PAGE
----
Socio-environmental strategies to strengthen resilience of women migrant workers in the Reconquista River Basin, Buenos Aires, Argentina

A 2008 United Nations report states that climate change is not gender-neutral — women are more negatively affected by its impacts. This participatory action research project explores the local reality faced by thousands of women migrant workers in the lower territories of the Reconquista River Basin, north-west of Buenos Aires, Argentina. More than 4 million people live in the Basin, one of the most polluted areas in the country. It is home to many migrants and Argentina’s largest open-air dump.

Women displaced from northern Argentina, Bolivia, and Paraguay due to socio-economic, environmental, and climate-based reasons make up a substantial proportion of the San Martin municipality’s 400,000-plus inhabitants who work in the open-air dump.

The research, led by the Buenos Aires-based Universidad Nacional de General San Martin, will analyze the extent to which climate change determines women’s migration to the Reconquista area. It will also examine how social factors such as class, ethnicity, and gender interact with socio-environmental and climate-based realities to determine the capacity of migrant women to fully exercise their control over resources and decision-making.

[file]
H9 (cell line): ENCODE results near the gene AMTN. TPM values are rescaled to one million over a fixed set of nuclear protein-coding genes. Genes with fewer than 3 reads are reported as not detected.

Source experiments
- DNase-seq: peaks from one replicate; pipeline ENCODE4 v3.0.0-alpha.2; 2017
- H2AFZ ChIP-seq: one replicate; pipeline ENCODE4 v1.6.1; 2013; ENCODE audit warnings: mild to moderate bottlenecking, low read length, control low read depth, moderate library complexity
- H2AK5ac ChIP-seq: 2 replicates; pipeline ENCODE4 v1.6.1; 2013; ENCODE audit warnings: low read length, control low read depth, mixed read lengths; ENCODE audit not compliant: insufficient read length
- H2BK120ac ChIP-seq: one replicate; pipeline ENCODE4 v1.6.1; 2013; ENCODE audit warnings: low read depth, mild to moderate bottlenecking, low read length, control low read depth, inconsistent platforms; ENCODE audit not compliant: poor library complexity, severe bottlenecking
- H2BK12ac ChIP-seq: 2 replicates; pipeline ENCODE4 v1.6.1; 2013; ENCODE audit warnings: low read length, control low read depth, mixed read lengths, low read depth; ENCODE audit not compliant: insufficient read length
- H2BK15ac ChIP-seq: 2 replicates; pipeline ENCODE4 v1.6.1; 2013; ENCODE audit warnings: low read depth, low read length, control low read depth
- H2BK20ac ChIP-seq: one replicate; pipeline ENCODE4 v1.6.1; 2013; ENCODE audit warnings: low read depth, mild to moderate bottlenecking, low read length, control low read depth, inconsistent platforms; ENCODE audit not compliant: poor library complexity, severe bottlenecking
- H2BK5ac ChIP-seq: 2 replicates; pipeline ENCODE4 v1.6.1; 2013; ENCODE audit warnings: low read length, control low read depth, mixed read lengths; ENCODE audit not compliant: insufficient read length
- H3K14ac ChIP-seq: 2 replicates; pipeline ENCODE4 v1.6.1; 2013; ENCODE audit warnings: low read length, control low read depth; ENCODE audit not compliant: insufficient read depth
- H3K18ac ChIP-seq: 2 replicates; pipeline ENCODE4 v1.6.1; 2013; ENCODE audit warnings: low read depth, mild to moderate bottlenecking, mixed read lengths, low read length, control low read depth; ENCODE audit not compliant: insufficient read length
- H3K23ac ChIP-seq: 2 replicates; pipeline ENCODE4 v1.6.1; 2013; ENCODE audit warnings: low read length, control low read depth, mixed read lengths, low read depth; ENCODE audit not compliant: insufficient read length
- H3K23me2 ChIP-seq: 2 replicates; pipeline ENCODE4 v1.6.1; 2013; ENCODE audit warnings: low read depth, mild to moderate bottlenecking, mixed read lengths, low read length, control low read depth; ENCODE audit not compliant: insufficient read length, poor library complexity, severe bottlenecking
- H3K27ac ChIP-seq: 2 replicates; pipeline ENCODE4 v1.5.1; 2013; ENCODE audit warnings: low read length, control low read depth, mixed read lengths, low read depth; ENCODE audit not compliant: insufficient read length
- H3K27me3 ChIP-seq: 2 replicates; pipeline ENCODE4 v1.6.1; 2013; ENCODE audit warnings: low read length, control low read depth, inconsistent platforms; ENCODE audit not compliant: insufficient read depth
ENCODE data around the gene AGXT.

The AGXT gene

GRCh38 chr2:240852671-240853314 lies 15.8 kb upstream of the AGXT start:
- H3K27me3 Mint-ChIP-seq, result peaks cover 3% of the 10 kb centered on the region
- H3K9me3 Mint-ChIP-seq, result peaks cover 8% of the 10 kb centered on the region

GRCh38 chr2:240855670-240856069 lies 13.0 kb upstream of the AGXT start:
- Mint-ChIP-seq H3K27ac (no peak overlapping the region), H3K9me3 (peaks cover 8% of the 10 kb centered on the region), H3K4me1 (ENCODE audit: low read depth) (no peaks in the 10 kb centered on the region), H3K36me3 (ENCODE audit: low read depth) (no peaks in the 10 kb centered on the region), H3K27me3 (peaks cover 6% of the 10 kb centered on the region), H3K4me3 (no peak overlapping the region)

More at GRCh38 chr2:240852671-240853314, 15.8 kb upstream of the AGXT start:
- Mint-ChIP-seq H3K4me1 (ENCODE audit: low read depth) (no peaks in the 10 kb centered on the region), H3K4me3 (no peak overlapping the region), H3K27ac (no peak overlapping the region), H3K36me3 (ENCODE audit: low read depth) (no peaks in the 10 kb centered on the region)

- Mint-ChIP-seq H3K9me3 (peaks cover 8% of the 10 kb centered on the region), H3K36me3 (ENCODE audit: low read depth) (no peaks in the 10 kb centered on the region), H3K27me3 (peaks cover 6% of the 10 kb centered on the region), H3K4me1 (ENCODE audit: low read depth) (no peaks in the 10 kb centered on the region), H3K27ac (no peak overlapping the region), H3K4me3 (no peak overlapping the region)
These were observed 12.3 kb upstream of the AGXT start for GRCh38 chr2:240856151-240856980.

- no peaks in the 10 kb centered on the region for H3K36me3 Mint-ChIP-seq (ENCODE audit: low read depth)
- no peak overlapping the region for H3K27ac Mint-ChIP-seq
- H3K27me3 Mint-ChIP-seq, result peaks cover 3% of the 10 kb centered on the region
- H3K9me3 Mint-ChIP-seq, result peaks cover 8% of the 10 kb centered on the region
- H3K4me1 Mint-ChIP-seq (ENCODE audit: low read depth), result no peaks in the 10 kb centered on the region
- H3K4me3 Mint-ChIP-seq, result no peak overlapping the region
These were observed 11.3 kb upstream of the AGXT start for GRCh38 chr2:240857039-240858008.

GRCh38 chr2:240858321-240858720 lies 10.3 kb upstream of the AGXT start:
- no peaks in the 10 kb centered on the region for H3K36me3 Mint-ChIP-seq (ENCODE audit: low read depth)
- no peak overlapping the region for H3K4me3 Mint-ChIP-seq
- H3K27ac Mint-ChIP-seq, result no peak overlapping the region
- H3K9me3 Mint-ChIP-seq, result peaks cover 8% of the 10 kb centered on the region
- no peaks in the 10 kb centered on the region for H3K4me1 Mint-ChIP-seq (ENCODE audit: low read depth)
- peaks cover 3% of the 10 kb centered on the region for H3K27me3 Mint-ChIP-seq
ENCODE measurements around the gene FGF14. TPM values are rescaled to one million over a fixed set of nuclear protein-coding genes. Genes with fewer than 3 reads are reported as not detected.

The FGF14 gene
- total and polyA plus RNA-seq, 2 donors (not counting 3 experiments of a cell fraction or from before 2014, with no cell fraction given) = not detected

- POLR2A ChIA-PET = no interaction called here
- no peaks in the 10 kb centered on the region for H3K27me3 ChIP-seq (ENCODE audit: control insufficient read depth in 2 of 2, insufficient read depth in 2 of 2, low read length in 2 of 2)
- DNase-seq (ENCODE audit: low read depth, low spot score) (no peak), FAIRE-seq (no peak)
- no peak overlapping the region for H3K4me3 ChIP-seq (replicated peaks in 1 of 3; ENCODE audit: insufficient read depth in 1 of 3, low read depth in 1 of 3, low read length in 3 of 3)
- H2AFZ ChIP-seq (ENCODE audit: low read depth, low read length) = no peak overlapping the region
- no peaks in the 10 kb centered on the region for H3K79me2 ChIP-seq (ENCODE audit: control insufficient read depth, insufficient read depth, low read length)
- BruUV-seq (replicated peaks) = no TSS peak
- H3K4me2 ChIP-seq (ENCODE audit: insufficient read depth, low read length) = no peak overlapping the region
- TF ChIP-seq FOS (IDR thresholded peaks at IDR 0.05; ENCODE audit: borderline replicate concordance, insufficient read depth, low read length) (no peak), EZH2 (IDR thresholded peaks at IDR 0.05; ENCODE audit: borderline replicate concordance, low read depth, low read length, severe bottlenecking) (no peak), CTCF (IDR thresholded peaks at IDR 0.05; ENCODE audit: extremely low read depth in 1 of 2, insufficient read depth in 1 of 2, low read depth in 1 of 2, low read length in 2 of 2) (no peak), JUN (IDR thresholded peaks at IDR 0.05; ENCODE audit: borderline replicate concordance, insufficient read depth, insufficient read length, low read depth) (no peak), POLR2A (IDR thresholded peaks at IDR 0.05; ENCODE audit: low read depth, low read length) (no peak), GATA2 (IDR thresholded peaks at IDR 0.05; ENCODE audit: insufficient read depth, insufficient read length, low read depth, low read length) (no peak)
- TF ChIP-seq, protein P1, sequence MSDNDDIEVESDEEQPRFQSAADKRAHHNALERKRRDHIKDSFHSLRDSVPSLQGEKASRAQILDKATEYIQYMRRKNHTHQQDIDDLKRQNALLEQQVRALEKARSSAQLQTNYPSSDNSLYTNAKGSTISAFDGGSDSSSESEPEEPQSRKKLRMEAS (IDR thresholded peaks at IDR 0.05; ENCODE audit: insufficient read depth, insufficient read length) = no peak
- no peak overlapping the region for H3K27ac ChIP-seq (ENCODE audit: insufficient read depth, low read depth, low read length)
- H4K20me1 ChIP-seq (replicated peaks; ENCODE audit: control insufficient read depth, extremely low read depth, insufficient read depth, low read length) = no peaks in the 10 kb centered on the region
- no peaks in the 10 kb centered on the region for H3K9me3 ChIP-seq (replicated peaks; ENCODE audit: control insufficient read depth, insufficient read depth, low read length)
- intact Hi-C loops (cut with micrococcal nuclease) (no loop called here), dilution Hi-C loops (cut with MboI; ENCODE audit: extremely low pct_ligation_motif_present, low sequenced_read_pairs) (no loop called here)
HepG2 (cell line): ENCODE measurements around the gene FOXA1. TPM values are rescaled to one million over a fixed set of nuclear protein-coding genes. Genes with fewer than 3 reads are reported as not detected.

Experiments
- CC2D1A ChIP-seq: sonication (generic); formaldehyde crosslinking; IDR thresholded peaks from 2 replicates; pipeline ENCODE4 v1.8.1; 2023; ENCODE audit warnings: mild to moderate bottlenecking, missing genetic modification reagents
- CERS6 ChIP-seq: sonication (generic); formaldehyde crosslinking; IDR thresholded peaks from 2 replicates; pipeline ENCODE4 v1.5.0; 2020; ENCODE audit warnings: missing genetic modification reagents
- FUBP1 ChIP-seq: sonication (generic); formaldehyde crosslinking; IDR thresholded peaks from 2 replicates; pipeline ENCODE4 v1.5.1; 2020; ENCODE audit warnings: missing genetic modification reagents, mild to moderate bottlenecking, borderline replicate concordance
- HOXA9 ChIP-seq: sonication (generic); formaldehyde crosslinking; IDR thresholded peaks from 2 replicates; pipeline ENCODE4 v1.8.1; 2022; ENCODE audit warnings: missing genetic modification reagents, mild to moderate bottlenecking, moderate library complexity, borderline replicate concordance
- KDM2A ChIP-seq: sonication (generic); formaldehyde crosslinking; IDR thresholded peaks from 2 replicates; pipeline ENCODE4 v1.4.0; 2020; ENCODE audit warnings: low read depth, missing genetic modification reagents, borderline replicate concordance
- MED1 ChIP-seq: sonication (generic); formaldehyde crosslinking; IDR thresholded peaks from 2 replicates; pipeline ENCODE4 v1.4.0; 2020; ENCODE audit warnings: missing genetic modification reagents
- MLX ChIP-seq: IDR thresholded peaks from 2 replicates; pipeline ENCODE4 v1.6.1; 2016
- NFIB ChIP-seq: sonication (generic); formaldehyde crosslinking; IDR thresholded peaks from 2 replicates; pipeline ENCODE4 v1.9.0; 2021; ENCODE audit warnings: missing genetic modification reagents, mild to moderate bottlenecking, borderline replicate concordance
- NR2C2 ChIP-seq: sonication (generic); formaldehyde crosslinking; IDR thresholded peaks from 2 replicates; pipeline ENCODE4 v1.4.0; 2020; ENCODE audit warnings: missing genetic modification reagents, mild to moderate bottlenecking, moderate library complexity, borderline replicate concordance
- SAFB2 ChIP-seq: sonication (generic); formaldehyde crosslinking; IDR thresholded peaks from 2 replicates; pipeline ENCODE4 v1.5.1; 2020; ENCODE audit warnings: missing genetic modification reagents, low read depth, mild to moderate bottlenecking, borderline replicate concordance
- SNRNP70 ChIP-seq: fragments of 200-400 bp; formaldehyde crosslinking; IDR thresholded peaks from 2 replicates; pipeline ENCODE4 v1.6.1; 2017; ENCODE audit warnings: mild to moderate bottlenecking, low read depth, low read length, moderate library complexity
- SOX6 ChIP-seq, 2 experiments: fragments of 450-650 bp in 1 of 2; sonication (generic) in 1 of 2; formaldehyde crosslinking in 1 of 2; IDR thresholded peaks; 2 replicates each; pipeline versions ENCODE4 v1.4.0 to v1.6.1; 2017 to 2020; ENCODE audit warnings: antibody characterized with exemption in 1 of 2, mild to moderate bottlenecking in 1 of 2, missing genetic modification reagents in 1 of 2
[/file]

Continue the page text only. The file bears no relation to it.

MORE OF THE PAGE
The researchers are facilitators of a research process carried out by the communities involved. The project will assess environmental, climatic, and social vulnerabilities. Two-way research processes will enable co-production of knowledge on climate change, gender, and migration. This knowledge, co-produced by the researchers and migrant women, can help policymakers and women themselves transform social problems.

Based on the evidence obtained, a training course will strengthen women’s resilience and capacities to deal with climate change challenges by granting them a diploma as socio-environmental change agents and guardians of their own rights. The goal is to guarantee the sustainability of their lives against daily conditions of inequality and violence. Through an approach which fully recognizes their rights and abilities, migrant women will be able to change their living conditions and become relevant, resilient actors against the pressures of climate change. The findings will be replicated in other areas through training workshops and dissemination activities involving community leaders and technicians from other Reconquista municipalities.

Project ID

108977

Project status

Active

Duration

36 months

IDRC Officer

Walter Ubal

Total funding

CA$ 575,200

Countries

Argentina

Program

Climate Change

Project Leader

Natalia Gavazzo

Institution

Universidad Nacional de General San Martin

Institution Country

Argentina

Institution Website

http://www.unsam.edu.ar